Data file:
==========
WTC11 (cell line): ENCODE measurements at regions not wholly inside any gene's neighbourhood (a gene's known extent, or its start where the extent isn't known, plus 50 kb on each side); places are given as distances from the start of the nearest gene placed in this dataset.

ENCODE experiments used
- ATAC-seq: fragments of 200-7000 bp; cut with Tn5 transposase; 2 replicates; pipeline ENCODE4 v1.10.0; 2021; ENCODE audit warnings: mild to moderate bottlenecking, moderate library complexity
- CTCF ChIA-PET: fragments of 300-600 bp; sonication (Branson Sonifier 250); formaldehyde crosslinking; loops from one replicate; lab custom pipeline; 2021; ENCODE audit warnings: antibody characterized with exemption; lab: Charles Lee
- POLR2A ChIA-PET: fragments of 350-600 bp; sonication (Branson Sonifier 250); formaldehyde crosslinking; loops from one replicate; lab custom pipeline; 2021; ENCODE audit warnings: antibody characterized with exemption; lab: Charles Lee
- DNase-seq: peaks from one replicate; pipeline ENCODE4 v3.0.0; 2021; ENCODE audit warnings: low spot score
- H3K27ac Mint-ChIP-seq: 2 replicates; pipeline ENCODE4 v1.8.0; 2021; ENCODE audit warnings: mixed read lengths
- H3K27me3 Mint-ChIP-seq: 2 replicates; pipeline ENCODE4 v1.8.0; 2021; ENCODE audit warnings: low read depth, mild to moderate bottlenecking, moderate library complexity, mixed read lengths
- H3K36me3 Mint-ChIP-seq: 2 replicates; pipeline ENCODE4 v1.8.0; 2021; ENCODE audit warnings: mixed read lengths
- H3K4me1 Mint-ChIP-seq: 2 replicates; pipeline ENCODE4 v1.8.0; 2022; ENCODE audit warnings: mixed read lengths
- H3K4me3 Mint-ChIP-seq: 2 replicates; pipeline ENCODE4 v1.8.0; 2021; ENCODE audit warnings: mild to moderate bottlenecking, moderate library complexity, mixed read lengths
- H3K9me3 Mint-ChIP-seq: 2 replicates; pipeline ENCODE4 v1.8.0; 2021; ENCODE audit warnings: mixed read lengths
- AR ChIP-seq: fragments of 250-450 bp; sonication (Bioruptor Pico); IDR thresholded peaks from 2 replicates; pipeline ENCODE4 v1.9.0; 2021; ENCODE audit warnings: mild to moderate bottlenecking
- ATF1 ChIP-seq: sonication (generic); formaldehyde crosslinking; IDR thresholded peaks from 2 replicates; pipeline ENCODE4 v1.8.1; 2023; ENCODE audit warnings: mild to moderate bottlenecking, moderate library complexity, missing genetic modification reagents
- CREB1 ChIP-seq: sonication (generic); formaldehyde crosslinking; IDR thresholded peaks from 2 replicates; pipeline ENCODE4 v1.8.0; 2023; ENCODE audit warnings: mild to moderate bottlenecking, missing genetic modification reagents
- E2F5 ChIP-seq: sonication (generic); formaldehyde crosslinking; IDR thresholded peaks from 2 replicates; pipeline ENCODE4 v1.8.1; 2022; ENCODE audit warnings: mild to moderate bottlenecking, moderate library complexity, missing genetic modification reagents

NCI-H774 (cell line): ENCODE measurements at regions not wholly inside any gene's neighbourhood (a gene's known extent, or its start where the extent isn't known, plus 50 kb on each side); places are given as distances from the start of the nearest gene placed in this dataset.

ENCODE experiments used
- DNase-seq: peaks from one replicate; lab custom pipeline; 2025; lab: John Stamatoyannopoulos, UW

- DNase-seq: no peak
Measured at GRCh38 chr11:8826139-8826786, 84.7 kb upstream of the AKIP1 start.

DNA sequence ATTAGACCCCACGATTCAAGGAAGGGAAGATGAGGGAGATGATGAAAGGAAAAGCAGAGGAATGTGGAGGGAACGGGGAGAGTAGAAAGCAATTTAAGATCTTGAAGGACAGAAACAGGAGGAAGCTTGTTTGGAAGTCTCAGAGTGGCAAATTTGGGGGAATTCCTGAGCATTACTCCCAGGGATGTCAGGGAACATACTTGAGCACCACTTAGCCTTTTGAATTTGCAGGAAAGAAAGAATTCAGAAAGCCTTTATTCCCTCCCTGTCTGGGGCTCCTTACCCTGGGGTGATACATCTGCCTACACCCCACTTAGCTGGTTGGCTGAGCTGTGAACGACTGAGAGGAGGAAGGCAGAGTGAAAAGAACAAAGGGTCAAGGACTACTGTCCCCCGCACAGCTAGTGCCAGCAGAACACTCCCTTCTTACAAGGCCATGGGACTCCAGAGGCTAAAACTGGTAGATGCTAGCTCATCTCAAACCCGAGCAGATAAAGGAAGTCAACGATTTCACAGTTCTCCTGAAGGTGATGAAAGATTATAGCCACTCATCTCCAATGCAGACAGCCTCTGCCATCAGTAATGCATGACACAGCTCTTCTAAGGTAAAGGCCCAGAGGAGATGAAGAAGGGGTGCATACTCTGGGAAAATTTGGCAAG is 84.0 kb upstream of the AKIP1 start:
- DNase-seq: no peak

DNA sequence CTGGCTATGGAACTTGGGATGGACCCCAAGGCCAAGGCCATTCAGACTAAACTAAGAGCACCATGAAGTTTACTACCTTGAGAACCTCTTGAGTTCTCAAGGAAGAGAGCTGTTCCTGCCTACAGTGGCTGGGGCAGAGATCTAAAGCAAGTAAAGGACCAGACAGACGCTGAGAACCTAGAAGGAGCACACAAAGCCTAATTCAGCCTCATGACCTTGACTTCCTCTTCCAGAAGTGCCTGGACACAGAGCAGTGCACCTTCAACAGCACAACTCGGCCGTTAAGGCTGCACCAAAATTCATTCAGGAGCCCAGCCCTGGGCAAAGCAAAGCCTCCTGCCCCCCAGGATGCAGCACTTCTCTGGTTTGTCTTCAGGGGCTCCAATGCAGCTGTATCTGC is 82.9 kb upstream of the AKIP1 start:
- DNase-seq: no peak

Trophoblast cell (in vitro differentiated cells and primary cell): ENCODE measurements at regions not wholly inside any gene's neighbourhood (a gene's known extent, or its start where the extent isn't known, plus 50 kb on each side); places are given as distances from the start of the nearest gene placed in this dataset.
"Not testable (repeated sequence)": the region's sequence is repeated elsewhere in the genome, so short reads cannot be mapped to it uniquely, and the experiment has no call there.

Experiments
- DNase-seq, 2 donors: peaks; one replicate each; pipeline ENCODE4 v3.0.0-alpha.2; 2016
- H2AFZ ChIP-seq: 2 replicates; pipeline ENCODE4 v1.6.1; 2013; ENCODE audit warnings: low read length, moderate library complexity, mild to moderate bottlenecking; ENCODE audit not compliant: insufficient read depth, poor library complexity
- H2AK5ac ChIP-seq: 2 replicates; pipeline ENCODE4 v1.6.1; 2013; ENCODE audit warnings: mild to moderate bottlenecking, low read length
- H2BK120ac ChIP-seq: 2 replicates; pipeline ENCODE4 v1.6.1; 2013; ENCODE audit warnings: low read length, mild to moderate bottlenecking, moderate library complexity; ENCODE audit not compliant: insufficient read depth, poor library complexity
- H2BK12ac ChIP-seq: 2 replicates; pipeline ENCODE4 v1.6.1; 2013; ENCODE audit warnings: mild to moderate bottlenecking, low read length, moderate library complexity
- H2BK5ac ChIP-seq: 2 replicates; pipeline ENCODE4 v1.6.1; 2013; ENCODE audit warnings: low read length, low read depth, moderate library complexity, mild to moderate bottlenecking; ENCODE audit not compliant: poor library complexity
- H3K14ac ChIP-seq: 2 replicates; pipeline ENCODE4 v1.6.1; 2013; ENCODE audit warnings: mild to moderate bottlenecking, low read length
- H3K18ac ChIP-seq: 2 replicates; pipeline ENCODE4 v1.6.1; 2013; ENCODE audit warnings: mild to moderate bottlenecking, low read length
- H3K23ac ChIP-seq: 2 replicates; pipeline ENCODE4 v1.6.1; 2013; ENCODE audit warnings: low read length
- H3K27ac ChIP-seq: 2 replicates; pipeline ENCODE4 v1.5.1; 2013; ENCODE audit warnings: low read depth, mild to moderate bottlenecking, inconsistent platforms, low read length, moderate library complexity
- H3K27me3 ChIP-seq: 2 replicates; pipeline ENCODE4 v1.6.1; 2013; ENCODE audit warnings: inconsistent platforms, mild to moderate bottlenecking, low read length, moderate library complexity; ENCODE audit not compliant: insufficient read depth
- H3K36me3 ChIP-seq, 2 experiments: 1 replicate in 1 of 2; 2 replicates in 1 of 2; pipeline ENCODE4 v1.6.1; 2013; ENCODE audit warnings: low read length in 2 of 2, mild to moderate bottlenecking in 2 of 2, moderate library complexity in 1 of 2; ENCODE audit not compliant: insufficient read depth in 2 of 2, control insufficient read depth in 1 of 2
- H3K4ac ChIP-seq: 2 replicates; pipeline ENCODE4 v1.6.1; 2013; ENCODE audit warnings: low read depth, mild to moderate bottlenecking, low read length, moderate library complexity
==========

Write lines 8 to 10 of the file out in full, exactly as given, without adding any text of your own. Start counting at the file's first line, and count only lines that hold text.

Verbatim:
- H3K27me3 Mint-ChIP-seq: 2 replicates; pipeline ENCODE4 v1.8.0; 2021; ENCODE audit warnings: low read depth, mild to moderate bottlenecking, moderate library complexity, mixed read lengths
- H3K36me3 Mint-ChIP-seq: 2 replicates; pipeline ENCODE4 v1.8.0; 2021; ENCODE audit warnings: mixed read lengths
- H3K4me1 Mint-ChIP-seq: 2 replicates; pipeline ENCODE4 v1.8.0; 2022; ENCODE audit warnings: mixed read lengths